I derive enjoyment from point-to-pointing on a weekly basis for more than 30 weeks a year. So, where possible, I try to give something back.
As a rider representative for the west region on the Point-to-Point Owners and Riders Association (PPORA) committee, I attend quarterly meetings with other rider and owner representatives from around the country to discuss all matters important to pointing.
These are then fed back into associated organisations such as the Point-to-Point Authority (PPA), British Horseracing Authority (BHA) and others in the hope of triggering improvement.
All attendees at the meeting are there for no financial reward — many have travelled hundreds of miles. At our most recent gathering this month we covered more ground than a horse hanging right-handed in the Grand National and addressed more elephants in the room than you will see on a day trip to Longleat. The meeting lasted the best part of six hours.
The sport continues to face challenging times. The number of hunter certificates issued this season is down 8% on last year (2,232 as of 16 April) and the number of riders’ qualification certificates is down 12% (to 493). These numbers have been exacerbated by the torrid weather which has put paid to 31 meetings, but nevertheless the declining trend is a growing concern.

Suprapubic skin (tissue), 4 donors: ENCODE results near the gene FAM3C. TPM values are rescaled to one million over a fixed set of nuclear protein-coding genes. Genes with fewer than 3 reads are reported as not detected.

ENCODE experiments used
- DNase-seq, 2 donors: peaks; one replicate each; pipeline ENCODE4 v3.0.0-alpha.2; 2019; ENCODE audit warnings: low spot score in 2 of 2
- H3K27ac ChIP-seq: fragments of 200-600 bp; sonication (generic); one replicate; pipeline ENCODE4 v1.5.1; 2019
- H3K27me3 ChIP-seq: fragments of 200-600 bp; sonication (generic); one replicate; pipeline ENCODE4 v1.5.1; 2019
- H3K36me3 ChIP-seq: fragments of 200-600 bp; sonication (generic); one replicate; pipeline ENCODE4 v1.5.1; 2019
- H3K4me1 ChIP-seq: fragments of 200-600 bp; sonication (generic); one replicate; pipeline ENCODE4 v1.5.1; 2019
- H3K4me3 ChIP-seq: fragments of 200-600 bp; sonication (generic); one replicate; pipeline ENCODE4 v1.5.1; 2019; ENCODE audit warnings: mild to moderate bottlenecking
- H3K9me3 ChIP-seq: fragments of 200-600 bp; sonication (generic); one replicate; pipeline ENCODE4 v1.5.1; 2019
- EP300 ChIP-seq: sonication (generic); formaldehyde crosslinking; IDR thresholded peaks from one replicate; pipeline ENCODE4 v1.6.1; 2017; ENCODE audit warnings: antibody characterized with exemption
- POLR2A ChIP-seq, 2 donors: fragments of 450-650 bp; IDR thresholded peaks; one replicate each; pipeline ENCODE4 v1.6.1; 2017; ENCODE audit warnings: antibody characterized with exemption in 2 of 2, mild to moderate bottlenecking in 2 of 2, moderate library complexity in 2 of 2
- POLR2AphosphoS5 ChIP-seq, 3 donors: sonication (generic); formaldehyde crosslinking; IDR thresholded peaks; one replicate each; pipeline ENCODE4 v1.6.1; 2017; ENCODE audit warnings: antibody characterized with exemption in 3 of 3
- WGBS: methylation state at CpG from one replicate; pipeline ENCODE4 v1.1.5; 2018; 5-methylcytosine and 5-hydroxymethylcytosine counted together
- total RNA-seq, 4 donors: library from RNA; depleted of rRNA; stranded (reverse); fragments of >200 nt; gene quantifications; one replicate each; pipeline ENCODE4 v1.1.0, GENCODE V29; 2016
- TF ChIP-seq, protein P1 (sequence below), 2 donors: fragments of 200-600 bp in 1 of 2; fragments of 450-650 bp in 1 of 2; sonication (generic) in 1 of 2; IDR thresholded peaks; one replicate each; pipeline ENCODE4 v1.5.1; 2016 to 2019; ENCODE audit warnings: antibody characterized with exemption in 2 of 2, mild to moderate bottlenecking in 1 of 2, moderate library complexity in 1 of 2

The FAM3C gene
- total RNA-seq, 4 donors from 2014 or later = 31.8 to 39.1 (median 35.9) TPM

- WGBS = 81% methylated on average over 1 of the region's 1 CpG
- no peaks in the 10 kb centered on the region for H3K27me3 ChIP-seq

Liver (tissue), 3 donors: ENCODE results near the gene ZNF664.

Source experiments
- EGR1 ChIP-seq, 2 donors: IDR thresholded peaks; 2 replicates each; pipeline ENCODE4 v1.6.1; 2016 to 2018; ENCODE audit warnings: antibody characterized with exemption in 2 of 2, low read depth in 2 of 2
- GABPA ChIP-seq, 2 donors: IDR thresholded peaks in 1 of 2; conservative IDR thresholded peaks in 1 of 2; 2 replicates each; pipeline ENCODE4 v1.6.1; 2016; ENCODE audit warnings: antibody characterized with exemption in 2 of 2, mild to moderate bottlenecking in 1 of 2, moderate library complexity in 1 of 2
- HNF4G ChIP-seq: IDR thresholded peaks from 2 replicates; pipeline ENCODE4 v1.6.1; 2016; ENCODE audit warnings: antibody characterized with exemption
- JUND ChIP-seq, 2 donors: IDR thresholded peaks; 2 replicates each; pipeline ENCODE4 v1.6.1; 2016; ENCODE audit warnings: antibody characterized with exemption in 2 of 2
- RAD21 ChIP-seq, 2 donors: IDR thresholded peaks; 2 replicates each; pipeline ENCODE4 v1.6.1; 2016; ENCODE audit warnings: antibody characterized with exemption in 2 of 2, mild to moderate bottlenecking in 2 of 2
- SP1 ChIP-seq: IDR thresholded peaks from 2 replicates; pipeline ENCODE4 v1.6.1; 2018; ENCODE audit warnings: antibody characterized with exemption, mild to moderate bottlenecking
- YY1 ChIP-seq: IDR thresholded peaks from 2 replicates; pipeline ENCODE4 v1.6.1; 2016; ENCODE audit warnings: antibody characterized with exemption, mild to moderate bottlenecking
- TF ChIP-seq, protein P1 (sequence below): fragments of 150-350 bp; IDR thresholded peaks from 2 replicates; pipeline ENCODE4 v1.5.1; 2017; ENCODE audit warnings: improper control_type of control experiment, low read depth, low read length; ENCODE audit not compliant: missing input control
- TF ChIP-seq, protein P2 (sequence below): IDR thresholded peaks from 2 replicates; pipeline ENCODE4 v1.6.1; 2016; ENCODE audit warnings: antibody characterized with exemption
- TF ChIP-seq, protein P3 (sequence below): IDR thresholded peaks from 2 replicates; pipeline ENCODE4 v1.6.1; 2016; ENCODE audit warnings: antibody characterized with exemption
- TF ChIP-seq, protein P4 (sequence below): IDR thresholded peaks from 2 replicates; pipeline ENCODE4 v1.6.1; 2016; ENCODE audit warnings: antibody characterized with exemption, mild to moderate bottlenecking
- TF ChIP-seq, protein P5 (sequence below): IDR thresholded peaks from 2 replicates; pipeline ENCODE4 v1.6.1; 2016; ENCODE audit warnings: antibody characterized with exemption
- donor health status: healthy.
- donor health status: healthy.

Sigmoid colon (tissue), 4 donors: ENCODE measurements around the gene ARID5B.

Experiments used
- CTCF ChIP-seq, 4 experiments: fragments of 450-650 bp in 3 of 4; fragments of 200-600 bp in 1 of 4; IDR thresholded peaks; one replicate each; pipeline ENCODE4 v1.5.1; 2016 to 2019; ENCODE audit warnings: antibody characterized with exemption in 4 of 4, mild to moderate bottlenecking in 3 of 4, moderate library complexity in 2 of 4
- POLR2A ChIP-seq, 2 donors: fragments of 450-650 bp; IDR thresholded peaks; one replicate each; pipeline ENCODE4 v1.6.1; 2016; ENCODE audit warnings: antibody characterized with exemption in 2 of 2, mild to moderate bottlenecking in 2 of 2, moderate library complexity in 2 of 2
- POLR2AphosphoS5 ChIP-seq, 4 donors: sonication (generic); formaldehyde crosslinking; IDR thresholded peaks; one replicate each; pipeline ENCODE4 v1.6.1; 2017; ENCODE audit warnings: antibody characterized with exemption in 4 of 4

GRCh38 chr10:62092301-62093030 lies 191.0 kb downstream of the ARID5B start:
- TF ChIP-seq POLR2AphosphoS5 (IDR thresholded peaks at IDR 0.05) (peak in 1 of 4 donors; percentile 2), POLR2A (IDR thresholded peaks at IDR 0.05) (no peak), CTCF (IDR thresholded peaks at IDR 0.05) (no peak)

In my mind, the downturn in numbers has an uneasy correlation with the upturn in “bureaucracy”. Much of this is outside of the control of the bodies which drive our sport. From the incoming General Data Protection Regulation impacting how we publicise point-to-pointing to impending new body protector standards, which will necessitate replacement kit — meaning more cost for young riders. The number of factors which have an influence are extensive.
To get off the slippery slope, we need to look at ways of minimising the impact of bureaucracy — and fast.
Ref Horse & Hound; 17 May 2018